Clearly there are people in the SDP who can feel the threat from routine fingerprinting, and the spectre of a database of everyone’s prints in a central location. What their ‘solution’ doesn’t address is the problem of taking people’s fingerprints, storing them on a card and then that card being readable and the prints, unique IDs and other information subsequently storable in a database. All it will take is one law to require this, and all the work of fingerprinting everyone will have been done on the basis that it was safe. It is called ‘betrayal’.

This problem cannot be circumvented. The SDP have to accept that in order to live in a free society, some things must be forbidden, and mandatory fingerprinting people is one of them. No concessions, no work-arounds, no compromise. The definition of freedom requires that you should not be compelled to be fingerprinted by the state for its purposes.

They at least accept that this is a very gravely serious issue, which is at least a start.

Citizens turn to Blackberry in the face of government spying

Tuesday, October 9th, 2007

By Chad Skelton
CanWest News Service
Vancouver Sun
October 08, 2007

VANCOUVER — Police often say organized crime in B.C. is big business. So perhaps it was only a matter of time before gangsters adopted the device of choice among corporate workaholics: the BlackBerry.

It has become so popular among B.C. gang members that an internal RCMP “threat assessment” on organized crime produced this year devotes an entire section to the device.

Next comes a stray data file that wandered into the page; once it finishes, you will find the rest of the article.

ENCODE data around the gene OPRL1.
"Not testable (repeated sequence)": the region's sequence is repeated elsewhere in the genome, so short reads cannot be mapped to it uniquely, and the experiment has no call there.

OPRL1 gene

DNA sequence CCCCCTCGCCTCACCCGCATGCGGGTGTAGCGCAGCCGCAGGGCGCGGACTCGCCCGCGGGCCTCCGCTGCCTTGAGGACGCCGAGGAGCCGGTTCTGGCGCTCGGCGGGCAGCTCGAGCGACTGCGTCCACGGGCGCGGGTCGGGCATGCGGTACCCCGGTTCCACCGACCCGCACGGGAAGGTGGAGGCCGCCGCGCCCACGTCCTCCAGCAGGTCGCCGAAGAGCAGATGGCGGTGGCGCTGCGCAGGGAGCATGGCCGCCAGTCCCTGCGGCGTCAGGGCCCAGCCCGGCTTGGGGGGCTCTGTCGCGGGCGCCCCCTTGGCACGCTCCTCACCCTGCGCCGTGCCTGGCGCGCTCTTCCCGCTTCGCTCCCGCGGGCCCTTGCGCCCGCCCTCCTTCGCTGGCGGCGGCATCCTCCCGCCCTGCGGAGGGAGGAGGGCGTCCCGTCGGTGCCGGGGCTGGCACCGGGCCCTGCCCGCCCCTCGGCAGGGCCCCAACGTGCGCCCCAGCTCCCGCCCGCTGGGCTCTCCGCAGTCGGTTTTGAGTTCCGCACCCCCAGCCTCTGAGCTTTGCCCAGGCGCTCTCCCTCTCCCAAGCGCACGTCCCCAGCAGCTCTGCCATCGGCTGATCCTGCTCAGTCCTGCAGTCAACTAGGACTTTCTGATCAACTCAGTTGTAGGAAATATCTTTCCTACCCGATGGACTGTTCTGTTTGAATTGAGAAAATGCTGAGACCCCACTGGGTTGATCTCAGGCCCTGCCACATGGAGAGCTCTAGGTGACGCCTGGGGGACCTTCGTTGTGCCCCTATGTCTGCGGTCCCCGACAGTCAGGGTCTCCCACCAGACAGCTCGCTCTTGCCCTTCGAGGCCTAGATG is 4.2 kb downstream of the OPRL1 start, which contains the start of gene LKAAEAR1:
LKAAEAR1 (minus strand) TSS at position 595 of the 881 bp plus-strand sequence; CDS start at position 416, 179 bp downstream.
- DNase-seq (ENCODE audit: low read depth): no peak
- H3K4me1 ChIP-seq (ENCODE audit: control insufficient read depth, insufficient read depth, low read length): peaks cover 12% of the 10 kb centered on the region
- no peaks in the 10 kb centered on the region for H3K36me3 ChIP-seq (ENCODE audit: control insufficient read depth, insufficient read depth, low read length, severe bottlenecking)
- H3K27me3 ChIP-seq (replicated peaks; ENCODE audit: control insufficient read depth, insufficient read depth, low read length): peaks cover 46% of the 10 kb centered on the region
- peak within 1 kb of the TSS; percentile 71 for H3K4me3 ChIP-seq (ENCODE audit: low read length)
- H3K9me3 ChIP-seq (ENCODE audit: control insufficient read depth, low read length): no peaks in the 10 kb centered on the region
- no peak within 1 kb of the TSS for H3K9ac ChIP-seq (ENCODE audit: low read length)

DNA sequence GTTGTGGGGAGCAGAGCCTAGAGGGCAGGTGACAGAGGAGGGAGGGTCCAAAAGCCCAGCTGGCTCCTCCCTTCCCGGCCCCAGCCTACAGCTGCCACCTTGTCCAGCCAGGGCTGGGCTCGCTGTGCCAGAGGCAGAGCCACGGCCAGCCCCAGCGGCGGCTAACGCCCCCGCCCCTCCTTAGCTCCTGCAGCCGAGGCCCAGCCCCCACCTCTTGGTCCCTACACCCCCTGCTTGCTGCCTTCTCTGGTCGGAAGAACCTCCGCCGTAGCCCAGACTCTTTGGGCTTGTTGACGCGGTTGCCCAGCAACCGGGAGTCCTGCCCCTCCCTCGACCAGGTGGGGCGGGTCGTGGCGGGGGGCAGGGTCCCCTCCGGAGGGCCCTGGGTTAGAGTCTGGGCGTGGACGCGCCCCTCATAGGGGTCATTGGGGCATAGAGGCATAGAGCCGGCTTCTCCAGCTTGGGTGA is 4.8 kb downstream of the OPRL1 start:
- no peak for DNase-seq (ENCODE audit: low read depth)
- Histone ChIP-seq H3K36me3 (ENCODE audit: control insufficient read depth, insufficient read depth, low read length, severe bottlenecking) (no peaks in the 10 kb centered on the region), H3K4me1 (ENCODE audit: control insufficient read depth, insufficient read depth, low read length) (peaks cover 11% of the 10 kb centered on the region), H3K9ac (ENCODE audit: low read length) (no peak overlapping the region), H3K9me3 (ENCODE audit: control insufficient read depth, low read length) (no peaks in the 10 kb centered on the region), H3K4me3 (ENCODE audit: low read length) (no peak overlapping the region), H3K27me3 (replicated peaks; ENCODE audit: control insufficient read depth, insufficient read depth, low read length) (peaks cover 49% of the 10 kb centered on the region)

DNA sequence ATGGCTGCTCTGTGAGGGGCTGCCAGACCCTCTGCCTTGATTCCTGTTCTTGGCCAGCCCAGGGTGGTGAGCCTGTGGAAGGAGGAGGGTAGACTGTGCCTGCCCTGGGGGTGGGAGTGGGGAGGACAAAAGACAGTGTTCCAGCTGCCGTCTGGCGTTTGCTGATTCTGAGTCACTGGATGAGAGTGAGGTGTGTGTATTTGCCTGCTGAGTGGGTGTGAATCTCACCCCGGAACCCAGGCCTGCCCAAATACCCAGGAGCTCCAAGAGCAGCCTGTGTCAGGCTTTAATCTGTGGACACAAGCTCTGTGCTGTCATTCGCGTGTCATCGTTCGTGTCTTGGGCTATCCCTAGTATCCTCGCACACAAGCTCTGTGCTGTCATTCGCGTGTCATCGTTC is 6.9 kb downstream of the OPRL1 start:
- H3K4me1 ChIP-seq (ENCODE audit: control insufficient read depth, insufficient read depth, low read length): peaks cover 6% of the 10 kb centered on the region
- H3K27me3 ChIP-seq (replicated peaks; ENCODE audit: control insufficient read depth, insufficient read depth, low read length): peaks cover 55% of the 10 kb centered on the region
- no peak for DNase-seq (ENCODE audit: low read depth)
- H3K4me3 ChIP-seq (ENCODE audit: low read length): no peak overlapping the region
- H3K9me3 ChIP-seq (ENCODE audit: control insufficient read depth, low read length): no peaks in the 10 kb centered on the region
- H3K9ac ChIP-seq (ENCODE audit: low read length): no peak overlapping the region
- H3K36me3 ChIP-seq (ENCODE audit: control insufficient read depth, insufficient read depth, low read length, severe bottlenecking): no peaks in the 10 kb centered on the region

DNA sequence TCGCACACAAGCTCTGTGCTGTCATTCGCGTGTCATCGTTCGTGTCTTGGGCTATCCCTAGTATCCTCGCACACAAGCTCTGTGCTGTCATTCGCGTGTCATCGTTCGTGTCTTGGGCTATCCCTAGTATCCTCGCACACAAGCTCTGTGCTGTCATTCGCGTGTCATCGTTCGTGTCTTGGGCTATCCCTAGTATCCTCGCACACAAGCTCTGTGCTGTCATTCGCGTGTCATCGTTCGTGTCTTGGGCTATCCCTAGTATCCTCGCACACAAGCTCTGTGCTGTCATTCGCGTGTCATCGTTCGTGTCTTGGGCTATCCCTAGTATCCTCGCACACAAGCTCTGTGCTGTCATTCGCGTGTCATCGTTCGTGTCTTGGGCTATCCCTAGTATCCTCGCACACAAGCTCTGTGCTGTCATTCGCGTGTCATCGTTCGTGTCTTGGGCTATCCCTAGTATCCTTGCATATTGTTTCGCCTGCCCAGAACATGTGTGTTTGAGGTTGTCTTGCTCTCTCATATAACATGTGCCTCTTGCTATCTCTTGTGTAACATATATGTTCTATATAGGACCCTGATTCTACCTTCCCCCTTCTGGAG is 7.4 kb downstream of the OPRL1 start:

“It’s something we’ve seen increasing over the last three to four years,” Staff Sgt. Bruce Imrie, head of the RCMP’s Vancouver Integrated Technological Crime Unit, said in an interview. And that poses a big challenge for law enforcement, because encryption and security features make the devices much harder to wiretap than land lines or cellphones.

“The BlackBerry (server) was created with corporate data security in mind,” states the RCMP report, obtained by The Vancouver Sun through the Access to Information Act. “Until recently, this system was only affordable by companies such as Telus, CIBC, and the like; they are now more affordable and it is easy for individuals to set-up a network.”

Imrie confirmed when police get a warrant for a criminal’s BlackBerry messages it can be difficult to intercept them.

“The use of BlackBerries may allow them to circumvent lawful access … (with) the encryption involved in the transmission,” said Imrie.